Marine Environment

Beyond the core work on Climate Legislation, Forest Legislation and Natural Capital, GLOBE has also worked with legislators in the area of Marine Environment. GLOBE recognises that marine ecosystems provide critical ecosystem services for humankind. The oceans regulate the Earth's temperature, cycle its nutrients, have taken up almost half of anthropogenic CO2 emissions, and provide nearly half the oxygen in the atmosphere. More than 1 billion people worldwide depend on the marine environment for goods and services such as coastal protection, food, income and livelihoods. Marine fish are critical to food security, particularly in coastal developing countries.

However, the oceans are in crisis. Climate change, pollution, coastal development and overfishing seriously threaten marine ecosystem integrity and the way of life for the millions of people dependent on these ecosystems.ocean

The GLOBE Marine Ecosystems Recovery Strategy (MERS)

GLOBE aims to recognise the central role played by legislators in developing, ratifying and monitoring the enforcement of domestic legislation, as well as in holding their governments to account over international commitments. The central pillar of this effort has been the GLOBE Marine Ecosystems Recovery Strategy (MERS), which serves as an action plan for legislators, recommending a range of international and national measures where legislators can make an important difference in addressing the drivers of marine ecosystem degradation. The strategy was adopted and progressed during World Ocean Day Forums in Copenhagen (October 2009) and London (June 2010, 2011).

The strategy focuses on three key aspects of the marine environment:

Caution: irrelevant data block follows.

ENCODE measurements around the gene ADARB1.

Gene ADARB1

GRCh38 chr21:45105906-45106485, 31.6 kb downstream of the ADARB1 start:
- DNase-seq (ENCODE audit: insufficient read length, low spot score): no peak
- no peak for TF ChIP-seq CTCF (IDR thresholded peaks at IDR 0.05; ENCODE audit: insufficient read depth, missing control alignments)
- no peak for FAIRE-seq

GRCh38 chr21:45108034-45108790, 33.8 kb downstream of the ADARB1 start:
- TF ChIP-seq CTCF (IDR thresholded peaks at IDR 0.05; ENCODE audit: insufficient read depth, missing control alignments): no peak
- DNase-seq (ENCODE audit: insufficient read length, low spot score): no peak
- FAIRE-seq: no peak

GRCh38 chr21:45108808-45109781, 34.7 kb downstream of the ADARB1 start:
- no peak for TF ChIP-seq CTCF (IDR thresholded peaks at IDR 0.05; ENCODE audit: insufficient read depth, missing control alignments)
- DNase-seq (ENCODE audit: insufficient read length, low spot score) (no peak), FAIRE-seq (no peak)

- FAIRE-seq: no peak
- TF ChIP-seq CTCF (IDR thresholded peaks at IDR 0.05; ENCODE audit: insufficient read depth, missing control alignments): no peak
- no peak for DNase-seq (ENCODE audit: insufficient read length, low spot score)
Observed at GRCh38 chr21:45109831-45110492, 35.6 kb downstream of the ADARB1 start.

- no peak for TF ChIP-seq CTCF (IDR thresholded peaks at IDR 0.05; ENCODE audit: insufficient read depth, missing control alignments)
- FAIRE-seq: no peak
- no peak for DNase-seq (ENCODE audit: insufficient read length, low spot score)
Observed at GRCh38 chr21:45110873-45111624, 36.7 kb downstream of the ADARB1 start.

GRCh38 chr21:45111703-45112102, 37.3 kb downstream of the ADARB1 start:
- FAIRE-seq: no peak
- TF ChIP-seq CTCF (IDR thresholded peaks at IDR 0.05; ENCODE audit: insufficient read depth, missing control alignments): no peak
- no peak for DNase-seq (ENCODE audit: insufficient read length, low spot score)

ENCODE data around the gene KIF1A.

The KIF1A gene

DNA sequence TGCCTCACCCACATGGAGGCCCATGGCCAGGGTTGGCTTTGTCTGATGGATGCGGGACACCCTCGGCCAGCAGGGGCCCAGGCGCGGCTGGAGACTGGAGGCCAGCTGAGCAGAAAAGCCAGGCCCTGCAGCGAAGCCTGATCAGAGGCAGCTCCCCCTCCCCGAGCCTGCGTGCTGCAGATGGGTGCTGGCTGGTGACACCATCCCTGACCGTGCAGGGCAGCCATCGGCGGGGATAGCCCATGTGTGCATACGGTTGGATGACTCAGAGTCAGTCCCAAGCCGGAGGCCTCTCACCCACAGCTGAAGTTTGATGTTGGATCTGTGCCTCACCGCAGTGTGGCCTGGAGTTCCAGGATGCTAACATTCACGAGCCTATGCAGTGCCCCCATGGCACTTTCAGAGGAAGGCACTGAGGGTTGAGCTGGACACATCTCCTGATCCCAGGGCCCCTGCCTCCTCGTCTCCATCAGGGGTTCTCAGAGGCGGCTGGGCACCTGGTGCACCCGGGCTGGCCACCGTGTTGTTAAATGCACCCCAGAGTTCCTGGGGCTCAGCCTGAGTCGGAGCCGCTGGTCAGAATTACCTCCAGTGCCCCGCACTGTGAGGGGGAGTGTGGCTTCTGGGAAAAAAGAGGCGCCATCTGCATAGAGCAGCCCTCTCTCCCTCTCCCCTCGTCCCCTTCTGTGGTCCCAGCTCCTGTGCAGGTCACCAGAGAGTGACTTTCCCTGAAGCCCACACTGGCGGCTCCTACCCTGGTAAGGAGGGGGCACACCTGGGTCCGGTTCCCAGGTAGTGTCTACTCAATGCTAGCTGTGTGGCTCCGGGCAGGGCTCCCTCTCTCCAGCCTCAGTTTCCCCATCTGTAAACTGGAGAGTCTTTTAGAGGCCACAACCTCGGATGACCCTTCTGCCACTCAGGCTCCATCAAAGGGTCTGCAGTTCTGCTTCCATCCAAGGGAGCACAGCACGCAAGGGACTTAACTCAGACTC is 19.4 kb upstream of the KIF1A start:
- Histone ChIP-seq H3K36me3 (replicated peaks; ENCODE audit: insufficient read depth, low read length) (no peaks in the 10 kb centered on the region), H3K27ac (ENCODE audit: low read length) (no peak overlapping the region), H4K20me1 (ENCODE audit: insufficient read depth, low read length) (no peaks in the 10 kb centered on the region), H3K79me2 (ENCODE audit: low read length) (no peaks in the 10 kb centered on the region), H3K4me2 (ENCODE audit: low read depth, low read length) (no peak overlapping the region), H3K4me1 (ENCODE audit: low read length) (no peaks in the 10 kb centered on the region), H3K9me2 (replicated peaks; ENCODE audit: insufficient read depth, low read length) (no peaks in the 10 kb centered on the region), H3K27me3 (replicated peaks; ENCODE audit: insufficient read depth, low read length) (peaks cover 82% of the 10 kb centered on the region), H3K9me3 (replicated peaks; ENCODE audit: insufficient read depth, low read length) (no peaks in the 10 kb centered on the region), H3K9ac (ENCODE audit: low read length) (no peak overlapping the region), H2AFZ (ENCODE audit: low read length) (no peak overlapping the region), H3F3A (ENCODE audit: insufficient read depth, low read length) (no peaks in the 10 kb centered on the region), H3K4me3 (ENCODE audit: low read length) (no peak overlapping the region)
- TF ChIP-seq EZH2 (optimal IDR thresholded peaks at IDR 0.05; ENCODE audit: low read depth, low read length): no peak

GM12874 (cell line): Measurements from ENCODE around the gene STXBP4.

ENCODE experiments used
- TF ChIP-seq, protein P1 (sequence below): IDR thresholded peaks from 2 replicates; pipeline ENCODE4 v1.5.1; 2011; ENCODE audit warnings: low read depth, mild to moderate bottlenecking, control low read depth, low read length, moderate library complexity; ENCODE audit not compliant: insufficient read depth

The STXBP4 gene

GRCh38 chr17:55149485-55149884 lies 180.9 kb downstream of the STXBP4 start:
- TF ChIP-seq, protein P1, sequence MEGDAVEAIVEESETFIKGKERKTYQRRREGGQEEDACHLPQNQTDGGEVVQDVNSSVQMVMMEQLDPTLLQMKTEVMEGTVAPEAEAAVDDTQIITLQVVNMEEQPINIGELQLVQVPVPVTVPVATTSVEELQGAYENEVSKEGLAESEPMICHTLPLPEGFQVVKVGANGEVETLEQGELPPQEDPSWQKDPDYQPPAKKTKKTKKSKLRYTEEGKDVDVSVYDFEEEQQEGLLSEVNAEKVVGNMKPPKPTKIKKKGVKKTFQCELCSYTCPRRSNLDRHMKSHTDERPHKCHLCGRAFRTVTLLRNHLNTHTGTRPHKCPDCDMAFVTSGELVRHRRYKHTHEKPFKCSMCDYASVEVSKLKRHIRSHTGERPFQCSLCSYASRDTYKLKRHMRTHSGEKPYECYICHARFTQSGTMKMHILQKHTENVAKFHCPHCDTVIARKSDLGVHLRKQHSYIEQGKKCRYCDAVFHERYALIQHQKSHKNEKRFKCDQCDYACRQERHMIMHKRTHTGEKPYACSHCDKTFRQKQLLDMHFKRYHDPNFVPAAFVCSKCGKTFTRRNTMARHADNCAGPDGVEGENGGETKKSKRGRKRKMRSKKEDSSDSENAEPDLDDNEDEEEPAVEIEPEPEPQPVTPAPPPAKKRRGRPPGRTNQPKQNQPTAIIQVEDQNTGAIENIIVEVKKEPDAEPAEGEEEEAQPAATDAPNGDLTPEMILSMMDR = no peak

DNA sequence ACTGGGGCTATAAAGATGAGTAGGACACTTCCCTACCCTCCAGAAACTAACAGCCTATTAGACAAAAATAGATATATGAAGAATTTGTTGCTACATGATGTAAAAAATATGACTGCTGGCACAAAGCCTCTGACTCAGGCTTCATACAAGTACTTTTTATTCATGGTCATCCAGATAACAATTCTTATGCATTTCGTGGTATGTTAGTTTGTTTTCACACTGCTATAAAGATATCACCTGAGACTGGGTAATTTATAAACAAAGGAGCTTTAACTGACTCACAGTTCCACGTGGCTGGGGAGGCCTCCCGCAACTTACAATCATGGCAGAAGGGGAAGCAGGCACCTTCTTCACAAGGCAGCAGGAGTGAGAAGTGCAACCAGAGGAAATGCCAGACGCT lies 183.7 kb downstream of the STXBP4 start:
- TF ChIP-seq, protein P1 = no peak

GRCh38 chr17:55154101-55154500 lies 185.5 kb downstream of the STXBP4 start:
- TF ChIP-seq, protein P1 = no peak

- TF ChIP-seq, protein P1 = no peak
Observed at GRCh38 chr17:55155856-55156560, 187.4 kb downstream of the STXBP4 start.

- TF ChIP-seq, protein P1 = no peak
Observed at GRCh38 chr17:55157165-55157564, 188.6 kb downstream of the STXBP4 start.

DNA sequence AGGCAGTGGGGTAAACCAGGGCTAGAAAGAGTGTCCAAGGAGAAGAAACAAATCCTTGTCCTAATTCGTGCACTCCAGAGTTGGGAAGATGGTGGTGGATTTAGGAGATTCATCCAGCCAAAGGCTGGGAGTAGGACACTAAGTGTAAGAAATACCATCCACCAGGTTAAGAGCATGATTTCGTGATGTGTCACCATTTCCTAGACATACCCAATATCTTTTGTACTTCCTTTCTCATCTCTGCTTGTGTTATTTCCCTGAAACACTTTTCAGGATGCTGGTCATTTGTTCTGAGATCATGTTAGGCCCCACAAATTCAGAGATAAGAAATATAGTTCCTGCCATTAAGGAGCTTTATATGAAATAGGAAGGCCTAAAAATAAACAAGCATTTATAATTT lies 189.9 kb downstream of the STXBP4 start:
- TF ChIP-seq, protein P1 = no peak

1. Marine fisheries
  2. Tropical coral reef ecosystems
  3. Coastal shelf marine ecosystems


As an accompaniment to the Marine Ecosystem Recovery Strategy the Commission identified a number of best practice examples from the around the world for the four main themes addressed in the policy briefing paper:

  • Economic incentives
  • Fully integrated marine policy
  • High seas management
  • Ensuring compliance


The adoption of the GLOBE Selfridges Declaration (GLOBE Parliamentarians Declaration on Common Fisheries Policy Reform) by legislators from the parliaments of Denmark, Sweden, the United Kingdom, Ireland, Italy, Germany and the European Parliament at the end of the GLOBE World Oceans Day Forum 'Reforming the European Common Fisheries Policy' in London in June 2011 was the opening shot of an EU-wide, legislators-led campaign on the reform of the European Common Fisheries Policy (CFP) across the national parliaments of the EU Member States and the European

Following the GLOBE Selfridges Declaration, a number of GLOBE legislators made formal and informal parliamentary interpellations to their respective Governments in Austria, Belgium, the Netherlands, Italy, Sweden, Britain and Poland. In addition, several national GLOBE chapters hosted national and regional parliamentary roundtables and conferences on the CFP reform proposal tabled by the European Commission and the ongoing negotiations, seeking to promote a progressive domestic political consensus consistent with the 18 ambitions stated in the GLOBE Selfridges Declaration as the necessary component of any new regulation in order to achieve a healthy marine environment and a sustainable fishing industry in Europe for future generations, and to enable Europe to restore its poor record on sustainable fisheries management and ocean governance and take global leadership.

Coral Reef Protection

GLOBE has worked in collaboration with the Zoological Society of London (ZSL) to develop policy proposals to address the degradation of tropical shallow coral reefs, in response to an initial discussion on a global legislative response at the GLOBE International Climate Change Forum in Copenhagen in October 2009.

The aim of the policy document was to provide legislators and other policymakers around the world with a set of policies to build resilience in coral reef ecosystems and the communities that rely on them.

The policy document contained five key objectives

  1. Enable sustainable fishing
  2. Manage watersheds and water quality to reduce pollution
  3. Increase marine protected areas coverage and effectiveness
  4. Increase effective management and governance
  5. Increase environmental education and awareness

The policy proposals for coral reefs was further developed and finalised by legislators from key coral reef nations at the GLOBE International meeting at the CBD COP-10 in Nagoya, Japan on 24th October 2010.